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Juan Gabriel and Héctor Lavoe enter the United States Library of Congress

The voices of Latin music icons John Gabriel and Hector Lavoe have entered the sound registry of the United States Library of Congress, the largest in the world, which each year adds 25 audios to its collection worthy of being saved for posterity.

The hits ‘Amor Eterno’, which established the ‘Divo de Juárez’ as a singer and composer, and ‘El Cantante’, which relaunched the Puerto Rican salsero’s career, were incorporated into the National Recording Registry, the institution announced this Tuesday in a statement. .

The albums ‘Parallel Lines’ and ‘Arrival’, by the iconic bands Blondie and ABBA, respectively, are also part of the collection, along with the cheerful song ‘Don’t Worry, Be Happy’, by Bobby McFerrin, which has raised the spirit of several generations in the world.

The selected audios have been cataloged as “defining sounds of the history and culture” of the nation, explained the Library, based in Washington.

Among those selected is also ‘This Is a Recording’, an album of monologues released in 1971 by American actress and comedian Lily Tomlin, which earned her a Grammy Award for Best Comedy Recording and made her the first woman to achieve this in lonely in that category.

Librarian of Congress Carla Hayden said these “audio treasures worthy of preservation” They include a wide range of music from the last 100 years, including samples of jazz and bluegrass, and iconic recordings of pop, dance, country, rock, rap, and Latin and classical music.

He explained that a record number of nominations had been received for 2024 and welcomed public input on what should be preserved. In total, the registry has 650 recordings selected for their historical importancecultural and aesthetic, which represent a small part of the nearly four million sound archives that the Library has.

The 25 new additions span the period from 1919 to 1998 and include recordings by the United States 369th Infantry Regiment Band, led by James Reese Europe and credited with introducing jazz to Europe.

Also added were albums that marked a generation such as ‘Ready to Die’, by rapper The Notorious BIG; ‘Dookie,’ by the Californian band Green Day, and the country song ‘Wide Open Spaces’, by The Chicks.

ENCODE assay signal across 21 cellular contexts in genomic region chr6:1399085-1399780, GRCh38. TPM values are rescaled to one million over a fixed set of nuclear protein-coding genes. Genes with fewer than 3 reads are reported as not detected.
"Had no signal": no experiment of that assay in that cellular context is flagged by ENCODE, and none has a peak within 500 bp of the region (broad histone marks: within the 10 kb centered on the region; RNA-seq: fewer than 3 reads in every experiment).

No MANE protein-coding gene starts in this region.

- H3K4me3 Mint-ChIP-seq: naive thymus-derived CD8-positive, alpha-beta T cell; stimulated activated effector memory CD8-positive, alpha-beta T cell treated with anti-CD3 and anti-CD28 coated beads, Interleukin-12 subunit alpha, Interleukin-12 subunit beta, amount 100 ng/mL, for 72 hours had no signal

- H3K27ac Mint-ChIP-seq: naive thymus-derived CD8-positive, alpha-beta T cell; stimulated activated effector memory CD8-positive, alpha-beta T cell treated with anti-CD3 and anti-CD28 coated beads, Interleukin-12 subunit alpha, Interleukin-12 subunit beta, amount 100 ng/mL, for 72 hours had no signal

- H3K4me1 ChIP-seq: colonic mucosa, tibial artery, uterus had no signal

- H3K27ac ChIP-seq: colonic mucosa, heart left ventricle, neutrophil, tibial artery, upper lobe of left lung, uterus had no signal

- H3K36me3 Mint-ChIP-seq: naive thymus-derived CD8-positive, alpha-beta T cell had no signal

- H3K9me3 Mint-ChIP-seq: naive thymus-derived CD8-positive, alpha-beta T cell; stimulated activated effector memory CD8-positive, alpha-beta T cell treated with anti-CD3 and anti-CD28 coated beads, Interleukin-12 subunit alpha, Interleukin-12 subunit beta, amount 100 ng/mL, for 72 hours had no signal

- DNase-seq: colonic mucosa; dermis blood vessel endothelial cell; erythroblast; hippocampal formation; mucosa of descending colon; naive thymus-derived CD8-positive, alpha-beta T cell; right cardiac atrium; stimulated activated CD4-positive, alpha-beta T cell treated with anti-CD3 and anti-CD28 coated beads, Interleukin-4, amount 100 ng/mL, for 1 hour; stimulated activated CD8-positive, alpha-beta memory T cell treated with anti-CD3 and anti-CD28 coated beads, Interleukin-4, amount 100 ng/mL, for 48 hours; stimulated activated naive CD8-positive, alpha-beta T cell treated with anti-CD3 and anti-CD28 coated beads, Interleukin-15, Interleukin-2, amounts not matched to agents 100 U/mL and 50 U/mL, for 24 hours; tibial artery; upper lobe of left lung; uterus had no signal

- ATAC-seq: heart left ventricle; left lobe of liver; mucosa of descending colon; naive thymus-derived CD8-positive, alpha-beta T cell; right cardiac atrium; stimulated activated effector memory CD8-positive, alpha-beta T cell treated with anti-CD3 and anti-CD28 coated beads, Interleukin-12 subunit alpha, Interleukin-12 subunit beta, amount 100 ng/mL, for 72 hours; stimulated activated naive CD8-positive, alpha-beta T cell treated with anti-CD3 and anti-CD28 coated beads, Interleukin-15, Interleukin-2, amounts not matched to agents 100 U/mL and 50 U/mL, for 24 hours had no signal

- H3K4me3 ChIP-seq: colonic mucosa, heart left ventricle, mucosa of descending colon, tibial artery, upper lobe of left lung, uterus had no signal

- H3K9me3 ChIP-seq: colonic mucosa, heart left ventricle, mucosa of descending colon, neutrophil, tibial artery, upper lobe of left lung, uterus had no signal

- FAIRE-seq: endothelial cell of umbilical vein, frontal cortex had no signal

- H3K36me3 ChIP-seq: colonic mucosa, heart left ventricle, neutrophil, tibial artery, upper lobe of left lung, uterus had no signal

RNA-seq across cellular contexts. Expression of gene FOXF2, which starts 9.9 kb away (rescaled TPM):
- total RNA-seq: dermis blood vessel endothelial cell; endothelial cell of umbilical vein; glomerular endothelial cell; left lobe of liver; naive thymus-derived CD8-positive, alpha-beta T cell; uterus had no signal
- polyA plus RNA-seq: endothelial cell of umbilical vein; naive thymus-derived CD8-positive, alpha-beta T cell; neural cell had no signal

Regarding the incorporation of ‘Amor Eterno’, Iván Aguilera, son of Juan Gabriel, said that his father “always wanted” future generations to listen to his music.

“There was something that he always said: as long as the public, the people, continue singing my music, Juan Gabriel will never die, and it’s nice to see that happening here.”valued the son of Alberto Aguilera Valadez (1950-2016), real name of the ‘Divo de Juárez’.

‘Amor Eterno’ was composed by Juan Gabriel and became a hit in the voice of Rocío Dúrcal in 1984. But the Mexican later turned it into one of the most recognized songs in Mexican vernacular music and a hymn to mothers, after his concert at the Palacio de Bellas Artes in Mexico in 1990.

A similar success had ‘El Cantante’, composed by another of the greats of salsa, the Panamanian Rubén Blades and produced by Willie Colón, which remained for posterity in the voice of Lavoe (1946-1993).

The song from the ‘singer’s singer’, as Lavoe is known, debuted on Fania Records’ 1978 album ‘Comedia’, and became the Puerto Rican’s signature song and provided the title of the 2006 biographical film about his life, starring Marc Anthony.

The song narrates the livelihood, struggles and adversities that the singers experience, in addition to describing how they must interact positively with the public, who, in the end, is their only support.

‘El Cantante’ is an excellent example of the many songs that became emblematic at the height of the salsa era in New York City in the 1970s, the Library noted.

With information from EFE

Source: Elcomercio

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